Cairo Citadel Egypt about 1892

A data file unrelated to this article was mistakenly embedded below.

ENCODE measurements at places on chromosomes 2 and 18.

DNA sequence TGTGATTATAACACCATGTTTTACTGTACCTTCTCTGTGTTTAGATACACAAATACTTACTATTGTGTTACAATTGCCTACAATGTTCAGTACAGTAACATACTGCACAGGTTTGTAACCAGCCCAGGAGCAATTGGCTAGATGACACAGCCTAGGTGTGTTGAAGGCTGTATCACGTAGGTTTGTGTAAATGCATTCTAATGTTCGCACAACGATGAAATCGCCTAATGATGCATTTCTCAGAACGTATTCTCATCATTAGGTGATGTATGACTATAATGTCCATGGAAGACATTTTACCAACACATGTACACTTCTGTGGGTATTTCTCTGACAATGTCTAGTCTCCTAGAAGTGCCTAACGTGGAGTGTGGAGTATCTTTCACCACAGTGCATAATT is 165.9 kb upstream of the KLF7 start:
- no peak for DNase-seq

THE CITADEL, CAIRO, EGYPT — Far above most of the mosques and dwellings of Egypt’s fascinating capital is a massive fortress built in 1166 on a hill commanding a magnificent view not only of the entire city, but of the Nile, the Desert, the Pyramids and the Sphinx. It was largely constructed out of stones taken from some of the Pyramids. Close by it is the “Alabaster Mosque” of Mahomet Ali, the founder of the present Egyptian dynasty. Its well-proportioned domes rest lightly one upon another, like beautifully rounded clouds, while its slender marble minarets rise into the blue air, looking, when tinged with the glow of sunrise or of sunset, like silver lances tipped with points of gold. Gloomy memories haunt that Cairene citadel. There in 1811 occurred the massacre of the Mamelukes by order of Mahomet Ali, who wished to be rid of these political enemies. He invited them to a banquet in that fortress, and they came, magnificently attired, to the number of 470 men. Hardly had they entered the courtyard of the citadel when the gates were closed behind them, and a murderous fire was opened on them by the Viceroy’s troops, who suddenly appeared upon the walls. Unable alike to defend themselves or to escape, they fell in one red, writhing mass, with the exception of one man, who, spurring his horse over the weltering bodies of his comrades, forced him to leap on and over the parapet to the plain below. It was a fearful distance. One moment he was in mid-air; the next he was freeing himself from his mangled steed amid a shower of bullets. Yet he escaped, as if by miracle, into the adjacent desert, the only one preserved of all that brilliant band. (from John L. Stoddard, Glimpses of the world; a portfolio of photographs of the marvelous works of God and man – 1892)

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